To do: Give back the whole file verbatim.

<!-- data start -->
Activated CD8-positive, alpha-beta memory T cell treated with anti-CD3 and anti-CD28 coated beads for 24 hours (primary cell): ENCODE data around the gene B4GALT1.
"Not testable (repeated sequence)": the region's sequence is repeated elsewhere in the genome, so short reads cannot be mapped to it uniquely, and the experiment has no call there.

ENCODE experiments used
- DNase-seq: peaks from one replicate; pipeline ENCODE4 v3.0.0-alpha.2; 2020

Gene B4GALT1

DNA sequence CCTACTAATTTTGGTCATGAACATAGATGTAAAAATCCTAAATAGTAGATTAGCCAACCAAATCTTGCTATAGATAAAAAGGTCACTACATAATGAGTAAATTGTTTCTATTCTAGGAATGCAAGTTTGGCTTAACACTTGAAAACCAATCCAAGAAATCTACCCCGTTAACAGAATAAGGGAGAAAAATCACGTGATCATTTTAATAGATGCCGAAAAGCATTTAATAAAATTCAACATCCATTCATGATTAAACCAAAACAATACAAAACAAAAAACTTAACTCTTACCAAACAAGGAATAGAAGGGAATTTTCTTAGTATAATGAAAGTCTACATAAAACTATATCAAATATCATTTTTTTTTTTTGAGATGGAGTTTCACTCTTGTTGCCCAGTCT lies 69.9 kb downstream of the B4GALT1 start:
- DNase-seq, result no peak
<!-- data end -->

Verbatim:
Activated CD8-positive, alpha-beta memory T cell treated with anti-CD3 and anti-CD28 coated beads for 24 hours (primary cell): ENCODE data around the gene B4GALT1.
"Not testable (repeated sequence)": the region's sequence is repeated elsewhere in the genome, so short reads cannot be mapped to it uniquely, and the experiment has no call there.

ENCODE experiments used
- DNase-seq: peaks from one replicate; pipeline ENCODE4 v3.0.0-alpha.2; 2020

Gene B4GALT1

DNA sequence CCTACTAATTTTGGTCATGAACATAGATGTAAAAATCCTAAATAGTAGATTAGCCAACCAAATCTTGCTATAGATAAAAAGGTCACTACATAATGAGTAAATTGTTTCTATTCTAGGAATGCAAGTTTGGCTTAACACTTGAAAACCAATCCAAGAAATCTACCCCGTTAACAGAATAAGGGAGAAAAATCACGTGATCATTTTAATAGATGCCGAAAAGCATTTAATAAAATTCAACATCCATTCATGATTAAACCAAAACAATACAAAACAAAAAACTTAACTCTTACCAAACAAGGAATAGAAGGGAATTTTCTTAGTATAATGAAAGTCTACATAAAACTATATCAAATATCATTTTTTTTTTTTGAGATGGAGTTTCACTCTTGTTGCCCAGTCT lies 69.9 kb downstream of the B4GALT1 start:
- DNase-seq, result no peak